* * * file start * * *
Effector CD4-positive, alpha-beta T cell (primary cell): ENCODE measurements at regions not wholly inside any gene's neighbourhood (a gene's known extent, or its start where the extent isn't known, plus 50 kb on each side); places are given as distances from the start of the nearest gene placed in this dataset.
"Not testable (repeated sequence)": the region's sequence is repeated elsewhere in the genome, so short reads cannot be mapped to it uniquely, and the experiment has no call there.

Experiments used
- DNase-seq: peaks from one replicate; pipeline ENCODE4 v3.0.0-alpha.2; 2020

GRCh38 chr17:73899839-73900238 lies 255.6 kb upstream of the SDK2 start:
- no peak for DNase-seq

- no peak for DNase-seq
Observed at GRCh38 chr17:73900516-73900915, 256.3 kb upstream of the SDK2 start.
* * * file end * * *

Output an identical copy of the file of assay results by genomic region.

Effector CD4-positive, alpha-beta T cell (primary cell): ENCODE measurements at regions not wholly inside any gene's neighbourhood (a gene's known extent, or its start where the extent isn't known, plus 50 kb on each side); places are given as distances from the start of the nearest gene placed in this dataset.
"Not testable (repeated sequence)": the region's sequence is repeated elsewhere in the genome, so short reads cannot be mapped to it uniquely, and the experiment has no call there.

Experiments used
- DNase-seq: peaks from one replicate; pipeline ENCODE4 v3.0.0-alpha.2; 2020

GRCh38 chr17:73899839-73900238 lies 255.6 kb upstream of the SDK2 start:
- no peak for DNase-seq

- no peak for DNase-seq
Observed at GRCh38 chr17:73900516-73900915, 256.3 kb upstream of the SDK2 start.